Sermon - 4th December 2016
Scripture - Isaiah 11:1-10, Matthew 3:1-12
[An audio version of this sermon, in mp3 format, is available via the link at our Spirituality > Audio and Video page.]
The set readings for today, the second Sunday in Advent, focus on the mission of John the Baptist. Saint Luke’s Gospel tell us that John the Baptist was Jesus’ cousin on His mother Mary’s side. Yet, as the world prepares itself to celebrate Christmas with its feel-good nature once again, John the Baptist’s call to repentance – that is, turning from sin – and his harsh words of judgement against the religious authorities of the day seem out of place, maybe even unwelcome.
Of our two readings, our first reading, one of the most well-known from the Old Testament book of the prophet Isaiah – where the lamb lies down with the lion – you probably preferred to listen to that one. And why not? The last thing anyone wants to hear is judgement. Moreover, in the face of the much brokenness of our world, and in our own lives and of those near us, we also need to spare ourselves the glib sentimentality and the falsity that can surround Christmas celebrations.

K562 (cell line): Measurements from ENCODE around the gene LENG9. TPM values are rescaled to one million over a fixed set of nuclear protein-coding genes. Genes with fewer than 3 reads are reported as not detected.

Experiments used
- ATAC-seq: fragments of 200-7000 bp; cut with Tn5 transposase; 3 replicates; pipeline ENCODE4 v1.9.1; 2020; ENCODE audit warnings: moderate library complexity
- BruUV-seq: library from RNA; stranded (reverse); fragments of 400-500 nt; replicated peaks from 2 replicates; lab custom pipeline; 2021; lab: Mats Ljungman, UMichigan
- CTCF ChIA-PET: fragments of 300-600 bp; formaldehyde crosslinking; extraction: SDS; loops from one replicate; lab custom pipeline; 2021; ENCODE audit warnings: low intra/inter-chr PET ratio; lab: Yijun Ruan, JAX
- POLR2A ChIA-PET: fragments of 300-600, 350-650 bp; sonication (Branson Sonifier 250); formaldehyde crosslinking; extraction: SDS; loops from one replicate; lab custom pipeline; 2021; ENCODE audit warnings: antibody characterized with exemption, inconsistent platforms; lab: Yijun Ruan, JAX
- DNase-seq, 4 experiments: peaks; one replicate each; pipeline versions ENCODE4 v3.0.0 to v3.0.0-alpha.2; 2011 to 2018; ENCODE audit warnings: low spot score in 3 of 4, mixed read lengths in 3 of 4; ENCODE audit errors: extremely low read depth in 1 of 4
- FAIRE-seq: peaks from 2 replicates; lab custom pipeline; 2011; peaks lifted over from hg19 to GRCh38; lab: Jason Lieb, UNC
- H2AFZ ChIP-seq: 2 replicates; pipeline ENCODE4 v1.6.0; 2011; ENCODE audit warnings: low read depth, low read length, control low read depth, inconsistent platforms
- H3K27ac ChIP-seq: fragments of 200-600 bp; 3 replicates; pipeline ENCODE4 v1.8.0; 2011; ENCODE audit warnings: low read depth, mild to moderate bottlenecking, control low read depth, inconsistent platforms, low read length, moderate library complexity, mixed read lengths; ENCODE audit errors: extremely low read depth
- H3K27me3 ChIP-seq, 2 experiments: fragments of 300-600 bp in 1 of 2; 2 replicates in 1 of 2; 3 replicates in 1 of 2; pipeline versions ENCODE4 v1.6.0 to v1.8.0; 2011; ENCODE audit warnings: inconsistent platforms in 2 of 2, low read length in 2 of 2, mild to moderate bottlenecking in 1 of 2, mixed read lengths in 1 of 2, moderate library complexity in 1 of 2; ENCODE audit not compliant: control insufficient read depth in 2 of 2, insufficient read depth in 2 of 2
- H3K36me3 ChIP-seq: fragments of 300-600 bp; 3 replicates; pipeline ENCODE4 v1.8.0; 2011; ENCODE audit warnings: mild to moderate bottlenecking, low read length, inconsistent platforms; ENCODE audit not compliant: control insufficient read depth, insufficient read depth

A Quaker minister and artist living in America in the first part of the 19th century, Edward Hicks, was very much taken by Isaiah’s vision of the lion and the lamb, and between 1818 and 1849 painted over 60 versions of the painting he called “The Peaceable Kingdom”. Hicks, like John the Baptist, grew increasingly discouraged by the events of his time. [I have converted his paintings into a slow-moving video on the screen: you will see over a few minutes how his painting developed over 30 years.]
From literature, some of you may be familiar with Umberto Eco’s novel “The Name of the Rose”, or the film of the same name starring Sean Connery and Christian Slater. The story is set in a bleak medieval monastery. The novice monk asks of his teacher, “Do you think this is a place abandoned by God?” to which he receives the wise answer: “Have you ever known a place where God would have felt at home?”